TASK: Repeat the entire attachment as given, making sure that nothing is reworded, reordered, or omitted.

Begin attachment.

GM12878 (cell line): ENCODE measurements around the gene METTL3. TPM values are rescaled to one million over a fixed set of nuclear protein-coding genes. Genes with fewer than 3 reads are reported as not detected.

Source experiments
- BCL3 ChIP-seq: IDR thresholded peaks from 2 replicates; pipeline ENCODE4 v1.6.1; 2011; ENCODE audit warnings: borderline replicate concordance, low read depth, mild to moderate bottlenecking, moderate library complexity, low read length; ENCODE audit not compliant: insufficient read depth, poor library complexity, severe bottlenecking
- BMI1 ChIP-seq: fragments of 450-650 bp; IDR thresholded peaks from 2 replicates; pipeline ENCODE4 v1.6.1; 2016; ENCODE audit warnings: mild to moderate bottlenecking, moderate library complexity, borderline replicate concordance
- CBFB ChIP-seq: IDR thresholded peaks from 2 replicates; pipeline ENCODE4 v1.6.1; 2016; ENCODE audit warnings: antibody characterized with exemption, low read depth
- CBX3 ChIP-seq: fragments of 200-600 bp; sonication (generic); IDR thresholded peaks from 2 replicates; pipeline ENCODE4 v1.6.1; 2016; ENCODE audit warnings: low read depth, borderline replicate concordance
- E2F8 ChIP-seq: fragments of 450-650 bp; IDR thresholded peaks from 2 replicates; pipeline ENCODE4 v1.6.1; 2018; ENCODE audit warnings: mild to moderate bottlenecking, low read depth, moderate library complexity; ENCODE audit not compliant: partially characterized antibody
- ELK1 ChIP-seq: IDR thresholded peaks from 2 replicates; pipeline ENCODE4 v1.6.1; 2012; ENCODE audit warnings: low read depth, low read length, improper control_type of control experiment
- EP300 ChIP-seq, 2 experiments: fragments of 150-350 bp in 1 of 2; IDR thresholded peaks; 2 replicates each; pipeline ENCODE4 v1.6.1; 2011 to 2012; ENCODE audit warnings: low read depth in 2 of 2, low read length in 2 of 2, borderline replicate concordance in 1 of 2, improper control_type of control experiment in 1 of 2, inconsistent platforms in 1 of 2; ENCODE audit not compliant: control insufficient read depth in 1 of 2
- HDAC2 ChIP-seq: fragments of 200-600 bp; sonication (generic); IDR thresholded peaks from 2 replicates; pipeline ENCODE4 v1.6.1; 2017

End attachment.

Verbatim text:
GM12878 (cell line): ENCODE measurements around the gene METTL3. TPM values are rescaled to one million over a fixed set of nuclear protein-coding genes. Genes with fewer than 3 reads are reported as not detected.

Source experiments
- BCL3 ChIP-seq: IDR thresholded peaks from 2 replicates; pipeline ENCODE4 v1.6.1; 2011; ENCODE audit warnings: borderline replicate concordance, low read depth, mild to moderate bottlenecking, moderate library complexity, low read length; ENCODE audit not compliant: insufficient read depth, poor library complexity, severe bottlenecking
- BMI1 ChIP-seq: fragments of 450-650 bp; IDR thresholded peaks from 2 replicates; pipeline ENCODE4 v1.6.1; 2016; ENCODE audit warnings: mild to moderate bottlenecking, moderate library complexity, borderline replicate concordance
- CBFB ChIP-seq: IDR thresholded peaks from 2 replicates; pipeline ENCODE4 v1.6.1; 2016; ENCODE audit warnings: antibody characterized with exemption, low read depth
- CBX3 ChIP-seq: fragments of 200-600 bp; sonication (generic); IDR thresholded peaks from 2 replicates; pipeline ENCODE4 v1.6.1; 2016; ENCODE audit warnings: low read depth, borderline replicate concordance
- E2F8 ChIP-seq: fragments of 450-650 bp; IDR thresholded peaks from 2 replicates; pipeline ENCODE4 v1.6.1; 2018; ENCODE audit warnings: mild to moderate bottlenecking, low read depth, moderate library complexity; ENCODE audit not compliant: partially characterized antibody
- ELK1 ChIP-seq: IDR thresholded peaks from 2 replicates; pipeline ENCODE4 v1.6.1; 2012; ENCODE audit warnings: low read depth, low read length, improper control_type of control experiment
- EP300 ChIP-seq, 2 experiments: fragments of 150-350 bp in 1 of 2; IDR thresholded peaks; 2 replicates each; pipeline ENCODE4 v1.6.1; 2011 to 2012; ENCODE audit warnings: low read depth in 2 of 2, low read length in 2 of 2, borderline replicate concordance in 1 of 2, improper control_type of control experiment in 1 of 2, inconsistent platforms in 1 of 2; ENCODE audit not compliant: control insufficient read depth in 1 of 2
- HDAC2 ChIP-seq: fragments of 200-600 bp; sonication (generic); IDR thresholded peaks from 2 replicates; pipeline ENCODE4 v1.6.1; 2017